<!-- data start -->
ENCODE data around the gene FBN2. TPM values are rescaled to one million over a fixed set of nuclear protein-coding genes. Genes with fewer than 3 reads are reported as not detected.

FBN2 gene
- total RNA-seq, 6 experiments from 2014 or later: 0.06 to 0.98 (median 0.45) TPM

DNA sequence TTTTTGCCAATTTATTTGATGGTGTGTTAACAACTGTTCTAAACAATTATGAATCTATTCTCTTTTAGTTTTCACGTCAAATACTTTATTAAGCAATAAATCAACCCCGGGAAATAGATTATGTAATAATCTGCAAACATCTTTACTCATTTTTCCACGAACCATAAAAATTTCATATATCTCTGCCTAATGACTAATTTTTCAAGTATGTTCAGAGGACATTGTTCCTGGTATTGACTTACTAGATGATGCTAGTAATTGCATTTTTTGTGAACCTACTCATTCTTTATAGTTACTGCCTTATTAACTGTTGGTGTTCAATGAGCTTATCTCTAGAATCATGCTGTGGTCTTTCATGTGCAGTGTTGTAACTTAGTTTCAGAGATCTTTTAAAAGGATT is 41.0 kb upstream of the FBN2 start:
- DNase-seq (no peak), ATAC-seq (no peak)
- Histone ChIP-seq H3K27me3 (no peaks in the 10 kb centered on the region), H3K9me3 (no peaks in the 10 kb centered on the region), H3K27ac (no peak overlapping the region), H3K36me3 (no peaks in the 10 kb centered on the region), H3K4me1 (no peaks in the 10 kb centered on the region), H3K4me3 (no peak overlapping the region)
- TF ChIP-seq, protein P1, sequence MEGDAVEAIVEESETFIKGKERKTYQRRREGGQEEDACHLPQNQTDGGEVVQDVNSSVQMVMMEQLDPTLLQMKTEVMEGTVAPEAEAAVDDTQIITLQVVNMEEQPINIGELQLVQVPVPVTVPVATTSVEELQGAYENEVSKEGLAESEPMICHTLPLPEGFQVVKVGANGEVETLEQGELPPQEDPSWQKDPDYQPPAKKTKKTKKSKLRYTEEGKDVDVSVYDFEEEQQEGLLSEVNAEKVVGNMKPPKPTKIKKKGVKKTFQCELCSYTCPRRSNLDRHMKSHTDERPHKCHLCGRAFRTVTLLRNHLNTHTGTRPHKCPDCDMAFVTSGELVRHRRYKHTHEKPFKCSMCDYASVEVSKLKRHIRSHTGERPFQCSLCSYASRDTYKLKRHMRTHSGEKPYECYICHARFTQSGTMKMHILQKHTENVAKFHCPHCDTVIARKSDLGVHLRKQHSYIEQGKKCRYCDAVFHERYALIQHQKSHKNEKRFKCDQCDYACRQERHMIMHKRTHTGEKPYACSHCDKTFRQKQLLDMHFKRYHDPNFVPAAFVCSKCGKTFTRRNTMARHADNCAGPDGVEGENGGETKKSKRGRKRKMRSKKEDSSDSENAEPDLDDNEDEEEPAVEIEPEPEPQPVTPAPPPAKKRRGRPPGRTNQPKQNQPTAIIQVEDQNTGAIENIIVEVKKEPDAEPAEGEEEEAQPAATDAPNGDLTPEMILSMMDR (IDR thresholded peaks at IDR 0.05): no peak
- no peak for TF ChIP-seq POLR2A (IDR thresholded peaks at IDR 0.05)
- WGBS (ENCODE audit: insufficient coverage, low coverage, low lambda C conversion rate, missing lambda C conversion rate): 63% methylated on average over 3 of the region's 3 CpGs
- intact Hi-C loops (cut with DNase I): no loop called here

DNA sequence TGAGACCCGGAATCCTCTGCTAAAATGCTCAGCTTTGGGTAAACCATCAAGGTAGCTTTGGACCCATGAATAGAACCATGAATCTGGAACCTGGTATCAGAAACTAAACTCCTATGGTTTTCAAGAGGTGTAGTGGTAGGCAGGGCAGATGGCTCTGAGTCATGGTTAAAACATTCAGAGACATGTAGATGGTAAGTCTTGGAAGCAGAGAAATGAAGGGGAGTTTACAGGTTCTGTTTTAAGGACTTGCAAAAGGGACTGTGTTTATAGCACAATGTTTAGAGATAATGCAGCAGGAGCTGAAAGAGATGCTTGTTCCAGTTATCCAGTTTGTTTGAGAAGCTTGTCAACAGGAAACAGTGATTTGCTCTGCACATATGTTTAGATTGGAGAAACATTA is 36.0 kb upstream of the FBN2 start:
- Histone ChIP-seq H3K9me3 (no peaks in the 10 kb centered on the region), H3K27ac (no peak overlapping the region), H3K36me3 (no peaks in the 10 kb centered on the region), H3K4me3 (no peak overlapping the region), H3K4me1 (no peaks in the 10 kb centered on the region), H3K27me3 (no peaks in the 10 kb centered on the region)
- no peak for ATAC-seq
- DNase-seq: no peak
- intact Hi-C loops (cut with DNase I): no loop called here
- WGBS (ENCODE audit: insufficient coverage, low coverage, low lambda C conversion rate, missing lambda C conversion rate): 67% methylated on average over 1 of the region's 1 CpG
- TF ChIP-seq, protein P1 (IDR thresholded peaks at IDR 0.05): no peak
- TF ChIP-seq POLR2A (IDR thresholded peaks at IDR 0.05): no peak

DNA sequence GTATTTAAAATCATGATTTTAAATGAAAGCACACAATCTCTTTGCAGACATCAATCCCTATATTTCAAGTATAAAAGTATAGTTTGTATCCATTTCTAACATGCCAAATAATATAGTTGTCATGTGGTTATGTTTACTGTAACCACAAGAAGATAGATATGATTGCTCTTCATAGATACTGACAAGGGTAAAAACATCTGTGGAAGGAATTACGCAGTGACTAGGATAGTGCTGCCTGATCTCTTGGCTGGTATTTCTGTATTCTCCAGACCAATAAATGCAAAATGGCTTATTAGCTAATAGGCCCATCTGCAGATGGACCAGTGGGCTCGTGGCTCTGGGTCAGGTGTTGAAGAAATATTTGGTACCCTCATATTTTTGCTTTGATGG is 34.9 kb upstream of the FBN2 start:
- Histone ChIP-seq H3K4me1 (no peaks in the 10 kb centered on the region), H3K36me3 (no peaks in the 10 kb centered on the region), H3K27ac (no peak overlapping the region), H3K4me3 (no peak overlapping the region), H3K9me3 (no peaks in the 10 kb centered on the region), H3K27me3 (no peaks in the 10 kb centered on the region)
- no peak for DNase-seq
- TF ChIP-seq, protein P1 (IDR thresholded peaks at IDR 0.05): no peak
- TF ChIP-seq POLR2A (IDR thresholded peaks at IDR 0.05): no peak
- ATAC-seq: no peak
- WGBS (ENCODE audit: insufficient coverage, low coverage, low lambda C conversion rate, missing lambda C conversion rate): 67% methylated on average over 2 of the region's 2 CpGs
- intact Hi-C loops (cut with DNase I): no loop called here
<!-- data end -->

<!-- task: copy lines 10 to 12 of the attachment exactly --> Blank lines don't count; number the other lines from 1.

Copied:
- intact Hi-C loops (cut with DNase I): no loop called here

DNA sequence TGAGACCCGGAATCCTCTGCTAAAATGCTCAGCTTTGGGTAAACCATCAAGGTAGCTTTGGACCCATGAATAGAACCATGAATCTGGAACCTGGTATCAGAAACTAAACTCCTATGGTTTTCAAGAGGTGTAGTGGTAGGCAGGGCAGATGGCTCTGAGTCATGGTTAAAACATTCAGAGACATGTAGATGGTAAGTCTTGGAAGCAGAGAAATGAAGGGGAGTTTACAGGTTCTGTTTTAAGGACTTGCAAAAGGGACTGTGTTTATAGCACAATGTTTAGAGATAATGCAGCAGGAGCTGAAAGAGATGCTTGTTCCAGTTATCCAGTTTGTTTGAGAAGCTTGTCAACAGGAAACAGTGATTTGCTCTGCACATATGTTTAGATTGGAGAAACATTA is 36.0 kb upstream of the FBN2 start:
- Histone ChIP-seq H3K9me3 (no peaks in the 10 kb centered on the region), H3K27ac (no peak overlapping the region), H3K36me3 (no peaks in the 10 kb centered on the region), H3K4me3 (no peak overlapping the region), H3K4me1 (no peaks in the 10 kb centered on the region), H3K27me3 (no peaks in the 10 kb centered on the region)